Plain and simple, the 206 is one of the most reliable airframes ever built.  It is a workhorse in the helicopter industry and paved the way for many of the helicopter operations we rely on today, regardless of manufacturer, including the military.

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Advanced Helicopter has managed and operated a Bell 206 since 1997. It’s an older 1972 B converted to BIII specs, serial number 823, which is low in the 206 world. The helicopter is used in a specific operation for data collection and aerial photography now, but over its life has been a corporate helicopter, firefighter, aerial spray applicator, moviemaker, turbine transition instruction platform, and FAR 133 operations platform (long line).

I have somewhere between 600 and 800 hours flying that specific helicopter and over the years you build a relationship of trust and expectations from one another. I know when I’m working that helicopter what to expect from it and I would like to think it knows what I’m going to ask of it.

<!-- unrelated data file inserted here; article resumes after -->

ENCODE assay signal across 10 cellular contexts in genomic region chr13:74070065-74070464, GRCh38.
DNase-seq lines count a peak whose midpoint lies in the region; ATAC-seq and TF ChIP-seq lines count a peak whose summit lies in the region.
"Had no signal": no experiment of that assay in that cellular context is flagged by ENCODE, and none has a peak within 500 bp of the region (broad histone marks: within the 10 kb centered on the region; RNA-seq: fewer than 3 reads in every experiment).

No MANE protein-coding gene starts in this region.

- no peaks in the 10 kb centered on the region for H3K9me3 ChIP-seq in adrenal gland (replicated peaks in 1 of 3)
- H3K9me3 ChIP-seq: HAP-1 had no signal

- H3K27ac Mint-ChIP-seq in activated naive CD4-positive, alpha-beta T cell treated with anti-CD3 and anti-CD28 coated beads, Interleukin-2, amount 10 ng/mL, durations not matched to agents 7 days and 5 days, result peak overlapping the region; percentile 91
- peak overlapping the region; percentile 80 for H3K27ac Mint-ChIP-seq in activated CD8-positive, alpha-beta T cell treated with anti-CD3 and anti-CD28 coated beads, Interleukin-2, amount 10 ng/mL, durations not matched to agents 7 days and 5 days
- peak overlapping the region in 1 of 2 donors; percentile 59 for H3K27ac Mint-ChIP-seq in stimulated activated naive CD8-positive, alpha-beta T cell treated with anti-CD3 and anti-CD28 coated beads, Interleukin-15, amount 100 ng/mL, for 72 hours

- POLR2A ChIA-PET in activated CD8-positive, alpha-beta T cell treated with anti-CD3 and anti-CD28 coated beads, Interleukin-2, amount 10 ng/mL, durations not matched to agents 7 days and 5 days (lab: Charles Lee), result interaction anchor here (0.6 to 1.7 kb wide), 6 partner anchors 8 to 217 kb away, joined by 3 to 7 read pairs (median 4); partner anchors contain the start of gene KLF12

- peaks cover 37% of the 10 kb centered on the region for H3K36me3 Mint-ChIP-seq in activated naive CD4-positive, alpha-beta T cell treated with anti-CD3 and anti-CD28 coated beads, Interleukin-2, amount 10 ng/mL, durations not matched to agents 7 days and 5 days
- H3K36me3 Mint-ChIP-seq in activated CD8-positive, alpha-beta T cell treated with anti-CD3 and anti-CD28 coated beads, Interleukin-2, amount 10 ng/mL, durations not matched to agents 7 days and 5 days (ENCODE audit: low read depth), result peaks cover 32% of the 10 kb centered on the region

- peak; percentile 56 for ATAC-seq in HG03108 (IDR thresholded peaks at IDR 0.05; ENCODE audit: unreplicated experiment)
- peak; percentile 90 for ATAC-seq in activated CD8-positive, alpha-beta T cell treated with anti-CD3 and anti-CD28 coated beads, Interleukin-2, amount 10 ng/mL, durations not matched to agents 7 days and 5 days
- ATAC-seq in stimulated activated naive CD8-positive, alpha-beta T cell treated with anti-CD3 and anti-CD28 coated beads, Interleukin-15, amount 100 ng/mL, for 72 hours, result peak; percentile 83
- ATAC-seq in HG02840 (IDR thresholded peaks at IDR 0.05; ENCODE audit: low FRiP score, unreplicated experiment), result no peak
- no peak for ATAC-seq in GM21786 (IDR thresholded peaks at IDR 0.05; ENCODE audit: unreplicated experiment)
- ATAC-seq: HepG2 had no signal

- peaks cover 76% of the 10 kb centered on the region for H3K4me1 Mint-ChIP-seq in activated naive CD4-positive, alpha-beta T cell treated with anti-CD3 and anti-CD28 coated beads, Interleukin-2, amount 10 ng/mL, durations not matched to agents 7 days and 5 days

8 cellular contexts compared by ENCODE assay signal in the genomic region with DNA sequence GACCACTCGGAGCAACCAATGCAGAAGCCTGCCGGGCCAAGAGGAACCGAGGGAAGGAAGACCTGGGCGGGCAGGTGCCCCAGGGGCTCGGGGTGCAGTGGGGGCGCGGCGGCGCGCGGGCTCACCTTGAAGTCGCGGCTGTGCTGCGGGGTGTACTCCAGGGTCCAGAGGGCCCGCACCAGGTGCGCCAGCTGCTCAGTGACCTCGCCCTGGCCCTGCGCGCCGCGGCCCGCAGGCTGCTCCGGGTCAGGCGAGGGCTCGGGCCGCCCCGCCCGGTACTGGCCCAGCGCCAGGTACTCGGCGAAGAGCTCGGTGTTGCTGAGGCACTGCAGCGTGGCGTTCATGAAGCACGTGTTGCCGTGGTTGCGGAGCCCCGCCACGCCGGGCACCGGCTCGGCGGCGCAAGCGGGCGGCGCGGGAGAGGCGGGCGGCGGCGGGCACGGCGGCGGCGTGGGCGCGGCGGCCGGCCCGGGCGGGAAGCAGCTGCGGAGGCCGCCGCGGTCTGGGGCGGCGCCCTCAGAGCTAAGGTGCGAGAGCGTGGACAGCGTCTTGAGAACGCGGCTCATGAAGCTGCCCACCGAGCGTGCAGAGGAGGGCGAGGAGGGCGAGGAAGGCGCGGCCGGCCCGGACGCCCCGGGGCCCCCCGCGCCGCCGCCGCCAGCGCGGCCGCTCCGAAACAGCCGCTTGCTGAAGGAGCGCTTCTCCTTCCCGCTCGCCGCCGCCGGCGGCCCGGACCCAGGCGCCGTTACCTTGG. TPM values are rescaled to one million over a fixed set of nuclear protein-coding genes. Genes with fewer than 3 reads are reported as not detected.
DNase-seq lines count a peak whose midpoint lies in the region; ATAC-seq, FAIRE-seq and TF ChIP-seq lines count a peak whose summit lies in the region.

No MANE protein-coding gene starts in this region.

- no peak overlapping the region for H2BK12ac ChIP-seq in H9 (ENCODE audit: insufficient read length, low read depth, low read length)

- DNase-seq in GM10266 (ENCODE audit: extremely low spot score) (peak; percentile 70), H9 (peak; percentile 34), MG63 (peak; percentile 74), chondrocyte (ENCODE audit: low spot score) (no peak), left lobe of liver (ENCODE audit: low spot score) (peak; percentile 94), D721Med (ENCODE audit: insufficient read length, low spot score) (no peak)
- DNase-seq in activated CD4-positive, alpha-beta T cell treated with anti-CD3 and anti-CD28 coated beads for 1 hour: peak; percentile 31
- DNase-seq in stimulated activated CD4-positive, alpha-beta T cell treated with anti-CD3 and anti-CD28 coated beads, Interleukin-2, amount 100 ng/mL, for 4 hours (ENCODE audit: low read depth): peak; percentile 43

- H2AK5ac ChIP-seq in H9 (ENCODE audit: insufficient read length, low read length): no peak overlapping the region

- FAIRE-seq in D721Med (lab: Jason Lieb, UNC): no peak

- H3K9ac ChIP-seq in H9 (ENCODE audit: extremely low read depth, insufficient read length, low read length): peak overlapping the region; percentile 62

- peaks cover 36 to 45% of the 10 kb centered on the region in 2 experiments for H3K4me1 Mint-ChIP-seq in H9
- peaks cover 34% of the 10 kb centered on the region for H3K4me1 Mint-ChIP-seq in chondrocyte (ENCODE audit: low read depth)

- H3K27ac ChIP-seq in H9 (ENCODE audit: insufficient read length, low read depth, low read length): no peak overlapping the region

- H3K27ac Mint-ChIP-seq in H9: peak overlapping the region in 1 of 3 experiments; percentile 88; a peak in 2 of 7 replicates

Most of the missions that helicopters do today were made possible by the Bell 206. It was the first to do many of them, which other manufactures, and Bell itself, later improved upon. It was born from the OH-58 Kiowa developed for the Army around 1962, and introduced around 1967. There it has done all kinds of missions: transport, medical, VIP, and even combat. It has proven to be an invaluable asset to the military.

The reason the 206 is so good in so many different applications is because it’s big enough to get the job done yet small enough to have maneuverability in tight spaces; its payload strikes a good balance between crew, fuel, and range. It’s also easy and forgiving to fly and relatively simple to maintain.

There were about 7,300 manufactured, many still working ever day somewhere. Bell no longer produces the Bell 206. It was replaced by the Bell 407, another great helicopter, but another story for another day. (The recently announced Bell 505 will soon replace the original 206.)

I’ve had the honor to fly many types of helicopters over the years and the Bell Jet Ranger is still one of my favorites. It provides a near perfect balance…plain and simple.

The little helicopter that could

Thursday, September 11th, 2014